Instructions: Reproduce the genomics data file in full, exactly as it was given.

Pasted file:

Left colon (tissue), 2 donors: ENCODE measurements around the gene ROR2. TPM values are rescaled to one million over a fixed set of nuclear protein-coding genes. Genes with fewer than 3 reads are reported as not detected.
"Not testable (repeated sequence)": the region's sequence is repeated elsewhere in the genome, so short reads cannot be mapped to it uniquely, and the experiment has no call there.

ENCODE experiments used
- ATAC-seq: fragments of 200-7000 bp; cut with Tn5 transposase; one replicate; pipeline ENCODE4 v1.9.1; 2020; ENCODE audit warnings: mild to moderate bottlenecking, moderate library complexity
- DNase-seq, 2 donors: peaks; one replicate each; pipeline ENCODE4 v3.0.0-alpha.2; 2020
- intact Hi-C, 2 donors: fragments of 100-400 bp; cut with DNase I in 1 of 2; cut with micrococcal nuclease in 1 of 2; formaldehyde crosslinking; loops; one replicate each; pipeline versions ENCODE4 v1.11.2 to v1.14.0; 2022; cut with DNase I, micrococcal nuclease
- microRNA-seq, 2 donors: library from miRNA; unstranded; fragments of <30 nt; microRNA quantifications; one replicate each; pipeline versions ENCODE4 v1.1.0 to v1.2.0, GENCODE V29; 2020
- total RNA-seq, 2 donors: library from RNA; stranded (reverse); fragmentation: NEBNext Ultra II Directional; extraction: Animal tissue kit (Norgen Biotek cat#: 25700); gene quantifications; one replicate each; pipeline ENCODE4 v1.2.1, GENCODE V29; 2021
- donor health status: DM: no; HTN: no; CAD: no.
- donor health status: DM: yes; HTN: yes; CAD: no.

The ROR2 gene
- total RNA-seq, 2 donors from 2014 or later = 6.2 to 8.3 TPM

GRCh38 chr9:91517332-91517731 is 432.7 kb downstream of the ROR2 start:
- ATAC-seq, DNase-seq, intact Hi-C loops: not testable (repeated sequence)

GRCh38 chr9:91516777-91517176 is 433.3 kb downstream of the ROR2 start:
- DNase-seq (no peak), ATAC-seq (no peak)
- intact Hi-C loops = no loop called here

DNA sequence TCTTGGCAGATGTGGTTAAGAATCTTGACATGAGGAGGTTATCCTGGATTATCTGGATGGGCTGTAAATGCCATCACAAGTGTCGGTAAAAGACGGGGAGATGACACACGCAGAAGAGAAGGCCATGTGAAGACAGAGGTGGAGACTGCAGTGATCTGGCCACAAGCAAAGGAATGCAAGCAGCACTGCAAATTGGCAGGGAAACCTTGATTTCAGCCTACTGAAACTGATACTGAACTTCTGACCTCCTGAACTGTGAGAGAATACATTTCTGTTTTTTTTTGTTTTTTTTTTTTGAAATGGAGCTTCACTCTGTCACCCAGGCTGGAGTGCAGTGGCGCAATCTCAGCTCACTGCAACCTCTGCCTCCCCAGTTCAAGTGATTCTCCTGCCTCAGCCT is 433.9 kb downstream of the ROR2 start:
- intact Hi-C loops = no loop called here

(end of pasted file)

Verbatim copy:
Left colon (tissue), 2 donors: ENCODE measurements around the gene ROR2. TPM values are rescaled to one million over a fixed set of nuclear protein-coding genes. Genes with fewer than 3 reads are reported as not detected.
"Not testable (repeated sequence)": the region's sequence is repeated elsewhere in the genome, so short reads cannot be mapped to it uniquely, and the experiment has no call there.

ENCODE experiments used
- ATAC-seq: fragments of 200-7000 bp; cut with Tn5 transposase; one replicate; pipeline ENCODE4 v1.9.1; 2020; ENCODE audit warnings: mild to moderate bottlenecking, moderate library complexity
- DNase-seq, 2 donors: peaks; one replicate each; pipeline ENCODE4 v3.0.0-alpha.2; 2020
- intact Hi-C, 2 donors: fragments of 100-400 bp; cut with DNase I in 1 of 2; cut with micrococcal nuclease in 1 of 2; formaldehyde crosslinking; loops; one replicate each; pipeline versions ENCODE4 v1.11.2 to v1.14.0; 2022; cut with DNase I, micrococcal nuclease
- microRNA-seq, 2 donors: library from miRNA; unstranded; fragments of <30 nt; microRNA quantifications; one replicate each; pipeline versions ENCODE4 v1.1.0 to v1.2.0, GENCODE V29; 2020
- total RNA-seq, 2 donors: library from RNA; stranded (reverse); fragmentation: NEBNext Ultra II Directional; extraction: Animal tissue kit (Norgen Biotek cat#: 25700); gene quantifications; one replicate each; pipeline ENCODE4 v1.2.1, GENCODE V29; 2021
- donor health status: DM: no; HTN: no; CAD: no.
- donor health status: DM: yes; HTN: yes; CAD: no.

The ROR2 gene
- total RNA-seq, 2 donors from 2014 or later = 6.2 to 8.3 TPM

GRCh38 chr9:91517332-91517731 is 432.7 kb downstream of the ROR2 start:
- ATAC-seq, DNase-seq, intact Hi-C loops: not testable (repeated sequence)

GRCh38 chr9:91516777-91517176 is 433.3 kb downstream of the ROR2 start:
- DNase-seq (no peak), ATAC-seq (no peak)
- intact Hi-C loops = no loop called here

DNA sequence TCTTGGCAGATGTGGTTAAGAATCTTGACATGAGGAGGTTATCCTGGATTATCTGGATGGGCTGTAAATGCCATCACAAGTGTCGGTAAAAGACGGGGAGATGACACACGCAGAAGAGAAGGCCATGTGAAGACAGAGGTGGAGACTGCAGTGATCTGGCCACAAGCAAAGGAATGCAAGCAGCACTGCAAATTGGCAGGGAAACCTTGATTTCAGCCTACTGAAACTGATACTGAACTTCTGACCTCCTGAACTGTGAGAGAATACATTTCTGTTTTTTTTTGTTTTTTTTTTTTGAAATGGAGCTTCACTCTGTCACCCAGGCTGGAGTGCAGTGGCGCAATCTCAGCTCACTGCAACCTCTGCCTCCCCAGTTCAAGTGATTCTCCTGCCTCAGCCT is 433.9 kb downstream of the ROR2 start:
- intact Hi-C loops = no loop called here